What equal opportunity?
To the Editor:
Sadly, I must once again wade through a commentary pertaining to an event the author had not even thought to attend. Mike Lozon, how is it that you felt you must spend your time writing, what seemed to you, a well-thought-out critique of the 2002 Ottawa Area Summit on Racism (Sentinel, Feb. 26)? As I read your words, I couldn’t help but think how attending the Summit would have helped engage him in a dialogue of the issues it actually addressed, rather than those he assumed it addressed.
I don’t believe any of the discussion at the summit focused on racism being the root of out-of –wedlock pregnancy, school failure, poverty, crime and incarceration, and not on individual choice as you infer. However, had you attended, you would see that insidious racism pervades, even here in “tolerant “Holland. Fair housing, equality in jobs and health care, social equity, and cultural awareness remain huge goals for the local diversity alliances and of course for our community at large.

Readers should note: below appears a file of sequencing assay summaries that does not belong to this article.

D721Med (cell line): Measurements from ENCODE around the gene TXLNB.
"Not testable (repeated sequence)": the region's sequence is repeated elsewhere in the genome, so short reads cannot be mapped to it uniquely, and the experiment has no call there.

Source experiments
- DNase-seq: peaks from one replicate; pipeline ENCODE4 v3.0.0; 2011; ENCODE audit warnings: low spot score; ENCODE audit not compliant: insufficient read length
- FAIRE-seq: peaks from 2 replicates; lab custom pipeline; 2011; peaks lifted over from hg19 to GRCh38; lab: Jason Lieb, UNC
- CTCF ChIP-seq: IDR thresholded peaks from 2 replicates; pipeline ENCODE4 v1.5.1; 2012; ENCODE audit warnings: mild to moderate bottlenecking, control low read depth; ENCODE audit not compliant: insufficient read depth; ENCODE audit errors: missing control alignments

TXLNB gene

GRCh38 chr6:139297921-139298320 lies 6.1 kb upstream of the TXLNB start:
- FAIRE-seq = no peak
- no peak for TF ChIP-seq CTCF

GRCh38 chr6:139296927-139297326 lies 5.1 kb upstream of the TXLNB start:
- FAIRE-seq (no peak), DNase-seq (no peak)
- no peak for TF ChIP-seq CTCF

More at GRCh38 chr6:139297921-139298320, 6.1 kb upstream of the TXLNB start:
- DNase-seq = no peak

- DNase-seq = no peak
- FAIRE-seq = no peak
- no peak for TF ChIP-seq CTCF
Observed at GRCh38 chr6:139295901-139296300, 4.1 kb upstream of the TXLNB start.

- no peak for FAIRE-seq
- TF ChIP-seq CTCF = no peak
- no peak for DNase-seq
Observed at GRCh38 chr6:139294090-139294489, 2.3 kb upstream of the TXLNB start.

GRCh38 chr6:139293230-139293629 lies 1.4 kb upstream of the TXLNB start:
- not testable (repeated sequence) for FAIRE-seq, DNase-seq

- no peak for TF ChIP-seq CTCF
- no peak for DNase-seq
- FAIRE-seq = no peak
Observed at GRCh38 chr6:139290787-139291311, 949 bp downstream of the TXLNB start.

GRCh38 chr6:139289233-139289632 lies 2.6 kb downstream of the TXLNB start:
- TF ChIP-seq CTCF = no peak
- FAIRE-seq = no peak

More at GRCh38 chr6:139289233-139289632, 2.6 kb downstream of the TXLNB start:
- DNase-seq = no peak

Perhaps Mr. Lozon has never had the “equal opportunity” to be followed in a store as if you were there to shoplift, told an apartment was “no longer available” once the landlord saw the color of your skin, or been stopped by law enforcement just to see “what you business was” while driving in a certain area. Stories like this of our wonderfully “tolerant” area abound, and it is because of these types of stories that those of us who refuse to accept the status quo, press on with our “utopian” ideals.
I agree with Mr. Lozon that Holland has made strides in race relations, and its diversity is a beautiful thing. Until, however, we all refuse to sit still and accept the white privilege that pervades, we do a disservice to our minority brothers and sisters. I warmly invite Mr. Lozon to attend the Ottawa Area Summit on Racism 2003. Perhaps when one day racism becomes everyone’s problem, it will begin to be mo one’s problem.